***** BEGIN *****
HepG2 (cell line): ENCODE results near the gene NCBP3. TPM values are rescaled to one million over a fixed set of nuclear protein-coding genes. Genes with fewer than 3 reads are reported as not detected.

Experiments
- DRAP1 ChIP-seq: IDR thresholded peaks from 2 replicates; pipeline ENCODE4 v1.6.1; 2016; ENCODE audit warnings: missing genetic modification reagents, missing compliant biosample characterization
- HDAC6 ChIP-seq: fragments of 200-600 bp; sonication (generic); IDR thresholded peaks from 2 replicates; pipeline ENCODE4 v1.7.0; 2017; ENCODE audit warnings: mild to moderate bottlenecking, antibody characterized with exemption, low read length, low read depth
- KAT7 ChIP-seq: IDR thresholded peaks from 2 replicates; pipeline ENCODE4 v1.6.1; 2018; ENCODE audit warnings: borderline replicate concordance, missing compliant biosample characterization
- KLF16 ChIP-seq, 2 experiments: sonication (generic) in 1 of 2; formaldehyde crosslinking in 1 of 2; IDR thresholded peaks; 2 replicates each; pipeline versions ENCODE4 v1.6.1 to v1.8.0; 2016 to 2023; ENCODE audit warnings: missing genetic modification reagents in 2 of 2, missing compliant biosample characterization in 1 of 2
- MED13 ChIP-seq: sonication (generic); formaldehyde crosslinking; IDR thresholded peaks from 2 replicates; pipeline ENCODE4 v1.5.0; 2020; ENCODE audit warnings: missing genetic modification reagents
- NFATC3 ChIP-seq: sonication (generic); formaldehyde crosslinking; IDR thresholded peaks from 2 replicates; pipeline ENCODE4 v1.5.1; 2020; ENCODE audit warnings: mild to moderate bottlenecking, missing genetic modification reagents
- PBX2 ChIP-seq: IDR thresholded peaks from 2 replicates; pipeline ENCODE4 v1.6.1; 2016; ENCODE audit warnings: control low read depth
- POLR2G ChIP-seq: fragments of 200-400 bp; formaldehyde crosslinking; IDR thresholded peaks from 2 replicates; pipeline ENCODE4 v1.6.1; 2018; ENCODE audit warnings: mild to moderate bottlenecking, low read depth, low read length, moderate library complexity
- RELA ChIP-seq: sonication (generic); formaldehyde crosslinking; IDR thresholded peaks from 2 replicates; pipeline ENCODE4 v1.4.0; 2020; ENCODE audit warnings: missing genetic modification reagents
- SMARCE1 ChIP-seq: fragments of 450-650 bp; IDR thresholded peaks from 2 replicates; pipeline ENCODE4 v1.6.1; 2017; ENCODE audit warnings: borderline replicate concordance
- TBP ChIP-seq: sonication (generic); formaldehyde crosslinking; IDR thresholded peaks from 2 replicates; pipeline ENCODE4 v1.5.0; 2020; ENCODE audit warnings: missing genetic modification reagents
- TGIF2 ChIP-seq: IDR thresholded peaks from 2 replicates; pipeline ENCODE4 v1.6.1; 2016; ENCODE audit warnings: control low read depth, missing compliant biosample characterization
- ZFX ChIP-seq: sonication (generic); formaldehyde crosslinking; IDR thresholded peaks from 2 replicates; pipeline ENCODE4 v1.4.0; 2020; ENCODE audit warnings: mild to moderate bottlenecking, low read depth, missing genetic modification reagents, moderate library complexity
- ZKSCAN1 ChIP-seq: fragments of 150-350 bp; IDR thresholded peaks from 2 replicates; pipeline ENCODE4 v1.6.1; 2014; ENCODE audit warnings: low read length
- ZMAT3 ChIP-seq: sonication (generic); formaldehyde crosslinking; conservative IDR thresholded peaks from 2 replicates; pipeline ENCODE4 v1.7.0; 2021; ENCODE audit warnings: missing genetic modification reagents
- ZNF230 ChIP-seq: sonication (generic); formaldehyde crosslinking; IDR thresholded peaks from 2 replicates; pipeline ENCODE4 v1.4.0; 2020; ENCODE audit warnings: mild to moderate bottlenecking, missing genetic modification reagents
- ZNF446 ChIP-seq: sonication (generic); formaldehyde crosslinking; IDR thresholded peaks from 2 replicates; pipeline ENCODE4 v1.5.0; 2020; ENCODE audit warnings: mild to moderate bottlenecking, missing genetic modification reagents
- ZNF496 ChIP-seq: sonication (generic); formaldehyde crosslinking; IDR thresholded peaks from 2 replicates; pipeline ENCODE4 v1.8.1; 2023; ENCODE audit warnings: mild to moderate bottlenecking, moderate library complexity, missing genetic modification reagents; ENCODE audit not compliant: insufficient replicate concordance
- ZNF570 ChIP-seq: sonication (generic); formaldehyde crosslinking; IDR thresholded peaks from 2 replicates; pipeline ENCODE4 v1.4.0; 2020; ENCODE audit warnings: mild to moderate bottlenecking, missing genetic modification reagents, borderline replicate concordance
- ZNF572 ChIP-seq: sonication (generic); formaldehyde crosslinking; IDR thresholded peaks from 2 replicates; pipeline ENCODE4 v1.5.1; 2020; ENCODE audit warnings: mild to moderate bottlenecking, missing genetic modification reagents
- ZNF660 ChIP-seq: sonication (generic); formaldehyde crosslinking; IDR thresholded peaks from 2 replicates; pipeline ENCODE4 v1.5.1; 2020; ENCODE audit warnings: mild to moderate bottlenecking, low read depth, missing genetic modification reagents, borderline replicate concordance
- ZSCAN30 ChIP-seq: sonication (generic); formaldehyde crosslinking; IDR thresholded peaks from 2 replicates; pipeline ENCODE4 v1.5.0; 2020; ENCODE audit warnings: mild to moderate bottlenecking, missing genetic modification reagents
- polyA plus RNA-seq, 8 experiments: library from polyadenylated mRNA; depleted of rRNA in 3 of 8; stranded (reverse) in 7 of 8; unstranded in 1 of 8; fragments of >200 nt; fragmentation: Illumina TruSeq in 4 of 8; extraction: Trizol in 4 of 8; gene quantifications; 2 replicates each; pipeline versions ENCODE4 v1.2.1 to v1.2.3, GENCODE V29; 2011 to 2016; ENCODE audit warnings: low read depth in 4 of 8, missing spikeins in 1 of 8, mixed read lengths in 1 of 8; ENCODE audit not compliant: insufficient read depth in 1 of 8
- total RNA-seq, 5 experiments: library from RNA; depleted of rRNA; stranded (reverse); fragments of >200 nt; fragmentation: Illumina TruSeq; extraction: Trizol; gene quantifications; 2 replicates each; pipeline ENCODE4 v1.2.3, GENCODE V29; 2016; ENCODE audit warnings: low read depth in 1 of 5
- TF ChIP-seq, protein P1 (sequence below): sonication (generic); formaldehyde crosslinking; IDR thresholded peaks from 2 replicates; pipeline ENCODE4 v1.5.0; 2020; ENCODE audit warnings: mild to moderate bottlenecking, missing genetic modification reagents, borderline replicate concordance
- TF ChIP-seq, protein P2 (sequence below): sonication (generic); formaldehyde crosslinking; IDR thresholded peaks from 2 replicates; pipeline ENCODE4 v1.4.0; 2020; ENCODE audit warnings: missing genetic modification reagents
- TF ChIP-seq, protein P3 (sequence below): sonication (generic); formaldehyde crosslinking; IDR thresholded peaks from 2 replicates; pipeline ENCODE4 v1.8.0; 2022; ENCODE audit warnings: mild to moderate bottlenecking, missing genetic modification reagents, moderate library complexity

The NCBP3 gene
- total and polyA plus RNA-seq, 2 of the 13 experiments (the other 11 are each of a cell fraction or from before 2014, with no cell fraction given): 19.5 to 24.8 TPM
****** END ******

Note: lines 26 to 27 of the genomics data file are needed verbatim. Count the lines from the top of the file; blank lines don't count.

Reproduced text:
- total RNA-seq, 5 experiments: library from RNA; depleted of rRNA; stranded (reverse); fragments of >200 nt; fragmentation: Illumina TruSeq; extraction: Trizol; gene quantifications; 2 replicates each; pipeline ENCODE4 v1.2.3, GENCODE V29; 2016; ENCODE audit warnings: low read depth in 1 of 5
- TF ChIP-seq, protein P1 (sequence below): sonication (generic); formaldehyde crosslinking; IDR thresholded peaks from 2 replicates; pipeline ENCODE4 v1.5.0; 2020; ENCODE audit warnings: mild to moderate bottlenecking, missing genetic modification reagents, borderline replicate concordance